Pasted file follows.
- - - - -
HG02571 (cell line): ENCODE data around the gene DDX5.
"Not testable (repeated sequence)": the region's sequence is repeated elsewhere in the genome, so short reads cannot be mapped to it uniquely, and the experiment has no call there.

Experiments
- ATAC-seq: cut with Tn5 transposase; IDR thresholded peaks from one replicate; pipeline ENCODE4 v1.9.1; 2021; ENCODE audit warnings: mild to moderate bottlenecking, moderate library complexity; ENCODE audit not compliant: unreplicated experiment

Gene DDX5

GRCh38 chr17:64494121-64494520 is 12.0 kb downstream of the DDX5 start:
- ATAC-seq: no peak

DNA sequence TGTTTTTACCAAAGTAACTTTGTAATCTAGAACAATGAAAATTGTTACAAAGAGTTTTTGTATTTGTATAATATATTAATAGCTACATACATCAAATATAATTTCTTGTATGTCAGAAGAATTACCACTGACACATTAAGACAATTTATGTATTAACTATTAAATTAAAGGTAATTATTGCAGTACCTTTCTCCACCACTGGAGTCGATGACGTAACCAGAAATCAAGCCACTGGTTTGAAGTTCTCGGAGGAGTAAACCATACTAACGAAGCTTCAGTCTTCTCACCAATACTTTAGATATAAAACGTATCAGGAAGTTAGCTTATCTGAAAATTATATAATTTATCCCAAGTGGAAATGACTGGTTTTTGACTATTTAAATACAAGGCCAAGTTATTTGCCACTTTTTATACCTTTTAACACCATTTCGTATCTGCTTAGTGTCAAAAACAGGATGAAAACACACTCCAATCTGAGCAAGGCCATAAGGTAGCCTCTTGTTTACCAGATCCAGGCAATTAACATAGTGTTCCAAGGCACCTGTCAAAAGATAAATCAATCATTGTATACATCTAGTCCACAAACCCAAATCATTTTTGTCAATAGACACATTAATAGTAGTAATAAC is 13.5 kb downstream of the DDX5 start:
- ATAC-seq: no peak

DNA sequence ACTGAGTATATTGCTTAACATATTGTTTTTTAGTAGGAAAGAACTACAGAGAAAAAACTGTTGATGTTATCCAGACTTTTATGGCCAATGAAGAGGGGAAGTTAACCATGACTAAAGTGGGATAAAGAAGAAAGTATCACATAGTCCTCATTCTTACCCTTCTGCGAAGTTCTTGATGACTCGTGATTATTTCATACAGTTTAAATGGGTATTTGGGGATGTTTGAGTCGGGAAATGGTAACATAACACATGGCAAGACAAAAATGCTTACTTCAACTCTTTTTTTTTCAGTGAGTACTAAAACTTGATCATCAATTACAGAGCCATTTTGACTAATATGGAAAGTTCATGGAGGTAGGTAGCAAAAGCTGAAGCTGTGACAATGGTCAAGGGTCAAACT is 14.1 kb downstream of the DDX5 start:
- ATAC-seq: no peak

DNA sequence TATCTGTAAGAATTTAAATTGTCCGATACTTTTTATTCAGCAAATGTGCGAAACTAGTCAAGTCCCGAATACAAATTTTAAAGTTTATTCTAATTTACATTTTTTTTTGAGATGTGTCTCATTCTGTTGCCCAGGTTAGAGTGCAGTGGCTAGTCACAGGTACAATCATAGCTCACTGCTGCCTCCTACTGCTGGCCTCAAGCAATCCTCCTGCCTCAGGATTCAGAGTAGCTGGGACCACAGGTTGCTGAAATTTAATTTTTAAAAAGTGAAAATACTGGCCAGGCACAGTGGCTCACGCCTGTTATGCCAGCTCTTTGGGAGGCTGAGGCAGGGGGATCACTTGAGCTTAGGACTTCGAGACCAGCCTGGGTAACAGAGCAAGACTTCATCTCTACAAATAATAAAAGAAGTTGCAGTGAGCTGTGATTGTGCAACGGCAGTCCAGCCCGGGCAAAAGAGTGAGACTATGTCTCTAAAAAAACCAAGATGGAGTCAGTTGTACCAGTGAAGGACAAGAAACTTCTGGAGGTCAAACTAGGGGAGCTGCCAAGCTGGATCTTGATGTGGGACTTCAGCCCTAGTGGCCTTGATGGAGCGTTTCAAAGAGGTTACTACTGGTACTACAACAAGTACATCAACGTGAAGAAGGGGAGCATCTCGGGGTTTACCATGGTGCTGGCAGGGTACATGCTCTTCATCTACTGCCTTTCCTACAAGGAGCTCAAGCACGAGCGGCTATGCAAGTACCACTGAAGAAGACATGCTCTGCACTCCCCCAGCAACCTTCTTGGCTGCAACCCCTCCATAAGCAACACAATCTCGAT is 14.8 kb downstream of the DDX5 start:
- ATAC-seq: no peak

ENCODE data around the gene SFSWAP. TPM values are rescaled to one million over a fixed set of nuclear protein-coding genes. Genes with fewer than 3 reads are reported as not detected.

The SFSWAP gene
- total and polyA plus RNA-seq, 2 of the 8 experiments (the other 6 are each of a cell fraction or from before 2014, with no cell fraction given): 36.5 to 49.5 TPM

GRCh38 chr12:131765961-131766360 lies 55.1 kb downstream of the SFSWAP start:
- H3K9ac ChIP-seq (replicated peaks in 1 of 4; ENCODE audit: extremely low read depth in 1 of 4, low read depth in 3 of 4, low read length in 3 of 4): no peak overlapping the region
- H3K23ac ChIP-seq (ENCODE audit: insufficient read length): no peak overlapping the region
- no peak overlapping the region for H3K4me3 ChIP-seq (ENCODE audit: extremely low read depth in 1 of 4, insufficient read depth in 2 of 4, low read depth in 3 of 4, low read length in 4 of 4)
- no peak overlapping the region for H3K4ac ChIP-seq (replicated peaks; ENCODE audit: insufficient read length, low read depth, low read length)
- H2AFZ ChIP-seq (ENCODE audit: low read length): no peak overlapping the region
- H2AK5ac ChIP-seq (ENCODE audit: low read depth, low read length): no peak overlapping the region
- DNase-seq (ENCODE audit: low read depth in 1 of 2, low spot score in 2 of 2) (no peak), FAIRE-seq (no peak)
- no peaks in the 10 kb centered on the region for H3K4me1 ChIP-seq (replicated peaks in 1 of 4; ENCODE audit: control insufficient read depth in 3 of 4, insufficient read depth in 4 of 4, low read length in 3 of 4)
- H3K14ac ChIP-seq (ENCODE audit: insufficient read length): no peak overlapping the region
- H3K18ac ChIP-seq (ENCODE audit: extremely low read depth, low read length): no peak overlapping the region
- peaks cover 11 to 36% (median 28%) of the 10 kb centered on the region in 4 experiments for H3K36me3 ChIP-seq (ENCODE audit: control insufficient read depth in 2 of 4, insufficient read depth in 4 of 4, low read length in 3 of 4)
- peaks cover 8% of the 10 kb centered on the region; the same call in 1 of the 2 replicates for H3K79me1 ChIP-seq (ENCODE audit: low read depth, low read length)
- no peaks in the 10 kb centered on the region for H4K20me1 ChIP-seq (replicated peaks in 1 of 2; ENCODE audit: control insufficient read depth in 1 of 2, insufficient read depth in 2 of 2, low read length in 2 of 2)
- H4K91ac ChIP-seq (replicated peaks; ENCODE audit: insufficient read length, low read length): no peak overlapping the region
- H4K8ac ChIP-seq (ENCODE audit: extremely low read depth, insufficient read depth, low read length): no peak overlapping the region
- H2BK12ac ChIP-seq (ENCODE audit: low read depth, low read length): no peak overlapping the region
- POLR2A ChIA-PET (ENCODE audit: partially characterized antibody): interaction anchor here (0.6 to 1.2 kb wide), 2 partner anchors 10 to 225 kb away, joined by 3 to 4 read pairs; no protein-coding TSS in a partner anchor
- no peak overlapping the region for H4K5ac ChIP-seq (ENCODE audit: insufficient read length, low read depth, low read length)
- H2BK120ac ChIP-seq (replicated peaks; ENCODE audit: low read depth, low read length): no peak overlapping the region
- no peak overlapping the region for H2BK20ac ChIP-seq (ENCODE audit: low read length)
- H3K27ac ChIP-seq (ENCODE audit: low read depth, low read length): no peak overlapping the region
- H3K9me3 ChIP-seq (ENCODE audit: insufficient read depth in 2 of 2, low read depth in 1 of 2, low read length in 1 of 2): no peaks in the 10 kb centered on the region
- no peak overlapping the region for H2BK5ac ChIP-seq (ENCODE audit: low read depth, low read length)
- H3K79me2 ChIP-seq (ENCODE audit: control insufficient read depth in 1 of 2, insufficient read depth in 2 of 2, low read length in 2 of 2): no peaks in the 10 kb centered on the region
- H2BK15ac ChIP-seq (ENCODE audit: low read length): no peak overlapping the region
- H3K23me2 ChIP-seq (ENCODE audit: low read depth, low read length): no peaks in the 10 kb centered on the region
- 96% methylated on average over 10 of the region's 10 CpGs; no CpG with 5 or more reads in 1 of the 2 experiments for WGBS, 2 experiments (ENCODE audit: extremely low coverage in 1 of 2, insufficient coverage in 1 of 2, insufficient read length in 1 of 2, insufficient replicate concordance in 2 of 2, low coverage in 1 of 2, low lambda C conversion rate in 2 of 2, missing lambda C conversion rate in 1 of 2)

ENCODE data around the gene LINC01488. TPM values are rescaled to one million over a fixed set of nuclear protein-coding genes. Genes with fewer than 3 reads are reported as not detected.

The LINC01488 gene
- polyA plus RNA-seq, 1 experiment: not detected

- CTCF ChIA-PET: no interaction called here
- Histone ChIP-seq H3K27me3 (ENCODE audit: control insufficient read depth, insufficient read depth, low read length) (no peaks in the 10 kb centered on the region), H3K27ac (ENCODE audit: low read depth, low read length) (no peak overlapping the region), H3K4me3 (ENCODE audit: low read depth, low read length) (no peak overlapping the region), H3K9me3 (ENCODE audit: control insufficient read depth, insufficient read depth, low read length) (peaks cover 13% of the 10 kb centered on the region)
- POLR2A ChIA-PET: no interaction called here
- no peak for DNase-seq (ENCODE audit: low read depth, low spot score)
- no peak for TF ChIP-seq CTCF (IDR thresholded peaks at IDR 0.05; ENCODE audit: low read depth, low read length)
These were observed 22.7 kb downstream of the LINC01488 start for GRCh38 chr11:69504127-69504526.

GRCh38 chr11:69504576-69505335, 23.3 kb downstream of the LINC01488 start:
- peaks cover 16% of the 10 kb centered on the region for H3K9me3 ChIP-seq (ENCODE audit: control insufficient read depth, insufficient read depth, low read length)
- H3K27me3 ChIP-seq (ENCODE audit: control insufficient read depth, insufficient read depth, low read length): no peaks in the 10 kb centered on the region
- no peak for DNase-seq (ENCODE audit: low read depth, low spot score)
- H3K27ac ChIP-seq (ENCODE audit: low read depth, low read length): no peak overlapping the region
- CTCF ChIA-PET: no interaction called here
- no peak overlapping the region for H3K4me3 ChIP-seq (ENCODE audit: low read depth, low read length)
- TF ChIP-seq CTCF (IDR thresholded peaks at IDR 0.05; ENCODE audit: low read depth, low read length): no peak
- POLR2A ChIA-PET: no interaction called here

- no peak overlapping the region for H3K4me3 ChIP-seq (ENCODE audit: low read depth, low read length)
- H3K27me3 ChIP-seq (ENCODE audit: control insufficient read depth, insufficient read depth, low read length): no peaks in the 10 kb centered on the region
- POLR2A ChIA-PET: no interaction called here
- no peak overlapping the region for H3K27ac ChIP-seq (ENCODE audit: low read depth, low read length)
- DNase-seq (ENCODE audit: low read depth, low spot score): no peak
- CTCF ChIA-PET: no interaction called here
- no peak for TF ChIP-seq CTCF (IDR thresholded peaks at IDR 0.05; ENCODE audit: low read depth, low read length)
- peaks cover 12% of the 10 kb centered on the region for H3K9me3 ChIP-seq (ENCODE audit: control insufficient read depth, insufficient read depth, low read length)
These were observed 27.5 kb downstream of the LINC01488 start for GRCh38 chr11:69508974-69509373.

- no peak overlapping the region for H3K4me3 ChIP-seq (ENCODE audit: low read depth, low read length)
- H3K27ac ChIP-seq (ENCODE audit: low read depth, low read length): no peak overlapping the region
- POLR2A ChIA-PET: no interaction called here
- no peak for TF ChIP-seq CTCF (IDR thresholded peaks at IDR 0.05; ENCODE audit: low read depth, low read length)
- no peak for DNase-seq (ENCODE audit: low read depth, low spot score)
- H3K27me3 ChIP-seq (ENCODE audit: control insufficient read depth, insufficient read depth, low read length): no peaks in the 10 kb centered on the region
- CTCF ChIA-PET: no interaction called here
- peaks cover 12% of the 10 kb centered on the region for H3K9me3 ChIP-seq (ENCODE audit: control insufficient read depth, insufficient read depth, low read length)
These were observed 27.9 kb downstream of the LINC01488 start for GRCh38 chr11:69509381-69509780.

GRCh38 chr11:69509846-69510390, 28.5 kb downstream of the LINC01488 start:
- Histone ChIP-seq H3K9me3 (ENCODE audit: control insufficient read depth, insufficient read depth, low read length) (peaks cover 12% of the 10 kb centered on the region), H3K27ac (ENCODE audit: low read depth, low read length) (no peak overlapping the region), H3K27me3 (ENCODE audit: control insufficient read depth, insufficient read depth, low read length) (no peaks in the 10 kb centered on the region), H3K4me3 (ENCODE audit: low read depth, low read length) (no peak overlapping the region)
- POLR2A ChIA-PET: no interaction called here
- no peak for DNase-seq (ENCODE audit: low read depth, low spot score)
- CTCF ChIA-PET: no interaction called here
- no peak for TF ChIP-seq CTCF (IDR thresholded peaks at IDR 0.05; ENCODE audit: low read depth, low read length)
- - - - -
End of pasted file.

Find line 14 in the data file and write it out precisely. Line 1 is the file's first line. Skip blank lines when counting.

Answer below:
ENCODE data around the gene SFSWAP. TPM values are rescaled to one million over a fixed set of nuclear protein-coding genes. Genes with fewer than 3 reads are reported as not detected.